During the campaign, student clubs became representative of “citizens”, as groups and as members of clubs, and not as individual participants. Importantly, the term “civil society” was not familiar to many of the students of these English medium colleges.2 The entity that the Mirror denoted as “citizen” was understood by the students as “community”, “nation” and “country”. Students often described their motivation for joining the campaign in terms of national service: “You feel good doing something for the country”, and “We feel very nice serving the nation. We can’t help the people working on the border, but we are just doing what we can do.”

The BMC was understood as the closest and the most concrete entity through which students could serve the nation. They sincerely tried to help the BMC. In practice, this zeal sometimes carried them beyond a mere helping role; some students even playfully improvised steep fines as warnings designed to inspire fearful compliance. On the other hand, they relied on the BMC, and often preferred that BMC officers come along with them for the surveys. “If we go by ourselves, they [the vendors] will take us lightly”. Students were afraid that the targets would “argue back” and “abuse” them, so they needed the help of authority in the form of accompanying offi cers or of a BMC logo on their banners.

Meanwhile, the students accepted without difficulty an understanding of the target to be surveyed and educated. Among hawkers, pan-wallahs were one of the favourite targets, because customers often littered pan wrappers around these shops. Sometimes the campaign turned into a pan-wallah fi nding game with excited students shouting “target!” when they found one.

A gap between the students and targets clearly existed. As someone outside the club, the target was not someone with whom they could work together towards the same objectives. Nonetheless, some attempts to go beyond the gap were observed. Talking to slum-dwellers and hawkers was generally a challenging and scary prospect for most students; interactions were often awkward and highly formal or ritualistic. How to talk politely to targets was a challenge. One day, a girl who had just joined the social service club advised the other students before they conducted a survey in a slum: “Don’t use ‘aunty/uncle’. Use ‘sir/madam’. Be very polite.” Another group who did a survey on the same day, however, used “aunty/uncle”, following the common practice of addressing elders in Mumbai. These attempts themselves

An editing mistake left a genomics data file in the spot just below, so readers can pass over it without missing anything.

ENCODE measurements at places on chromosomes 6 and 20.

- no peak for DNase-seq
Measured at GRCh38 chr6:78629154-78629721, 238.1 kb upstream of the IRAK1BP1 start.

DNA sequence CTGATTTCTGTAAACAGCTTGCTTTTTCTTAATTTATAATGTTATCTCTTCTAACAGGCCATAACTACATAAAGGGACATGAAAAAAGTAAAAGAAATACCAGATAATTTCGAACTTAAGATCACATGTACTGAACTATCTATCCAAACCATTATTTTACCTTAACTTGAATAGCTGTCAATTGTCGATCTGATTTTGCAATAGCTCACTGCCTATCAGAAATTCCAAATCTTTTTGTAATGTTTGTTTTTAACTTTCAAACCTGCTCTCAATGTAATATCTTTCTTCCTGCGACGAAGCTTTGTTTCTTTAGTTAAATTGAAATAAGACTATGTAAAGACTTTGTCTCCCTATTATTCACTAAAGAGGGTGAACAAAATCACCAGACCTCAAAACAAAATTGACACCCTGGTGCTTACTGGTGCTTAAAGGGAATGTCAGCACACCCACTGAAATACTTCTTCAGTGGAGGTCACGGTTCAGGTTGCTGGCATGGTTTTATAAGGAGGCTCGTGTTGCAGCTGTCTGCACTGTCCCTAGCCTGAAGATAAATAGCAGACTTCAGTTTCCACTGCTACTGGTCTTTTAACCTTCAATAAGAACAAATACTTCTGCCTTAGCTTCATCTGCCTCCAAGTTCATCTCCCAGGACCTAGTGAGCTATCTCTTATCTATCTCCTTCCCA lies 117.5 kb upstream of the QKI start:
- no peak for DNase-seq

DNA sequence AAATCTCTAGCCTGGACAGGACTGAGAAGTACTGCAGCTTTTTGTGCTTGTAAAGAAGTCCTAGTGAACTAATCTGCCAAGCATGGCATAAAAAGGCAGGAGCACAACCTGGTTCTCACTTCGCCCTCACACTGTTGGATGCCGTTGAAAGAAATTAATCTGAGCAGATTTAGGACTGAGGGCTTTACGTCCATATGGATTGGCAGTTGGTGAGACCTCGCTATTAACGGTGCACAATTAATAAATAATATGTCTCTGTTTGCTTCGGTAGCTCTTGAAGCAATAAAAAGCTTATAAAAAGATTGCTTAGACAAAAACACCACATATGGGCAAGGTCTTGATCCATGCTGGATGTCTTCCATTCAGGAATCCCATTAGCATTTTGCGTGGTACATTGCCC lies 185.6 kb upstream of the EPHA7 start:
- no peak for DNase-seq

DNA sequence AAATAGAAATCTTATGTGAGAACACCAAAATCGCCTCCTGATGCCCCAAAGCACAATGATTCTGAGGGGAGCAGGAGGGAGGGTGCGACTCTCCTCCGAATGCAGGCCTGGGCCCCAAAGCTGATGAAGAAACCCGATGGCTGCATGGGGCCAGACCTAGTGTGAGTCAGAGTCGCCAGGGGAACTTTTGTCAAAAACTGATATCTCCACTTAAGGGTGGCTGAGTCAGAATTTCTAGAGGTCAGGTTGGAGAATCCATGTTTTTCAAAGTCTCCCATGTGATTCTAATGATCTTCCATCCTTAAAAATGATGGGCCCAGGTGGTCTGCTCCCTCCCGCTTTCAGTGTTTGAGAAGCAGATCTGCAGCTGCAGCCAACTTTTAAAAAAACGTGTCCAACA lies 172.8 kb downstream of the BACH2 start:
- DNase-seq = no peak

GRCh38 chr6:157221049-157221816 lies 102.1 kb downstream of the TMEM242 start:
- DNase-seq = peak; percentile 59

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COMMENTARY

may have the potential to foster new kinds of contacts among different social groups; at the moment, however, they did not appear successful, because of the form of the campaign.

The Mirror reported the progress of the campaign almost every day, with a gradual decline in the space allotted to it. The concluding article appeared in the Mirror on 5 September, with a triumphant picture of the students on the cover page. The reporter concluded that although there was still a long way to go, they had taken “one small but important step towards a clean Mumbai” (Chandrasekharan 2011: 1). The article praised the enthusiasm of the students, citing one conversation when students “very hesitantly” asked shopkeepers “to use dustbins and ask their customers to use them. One of them shot back, “kiske liye kar rahe ho yeh?” [for whom are you doing this?]. The eager students were quick to reply, “Bharat ke liye [for India]” (ibid). The students here were seen as nationalists rather than as representative citizens.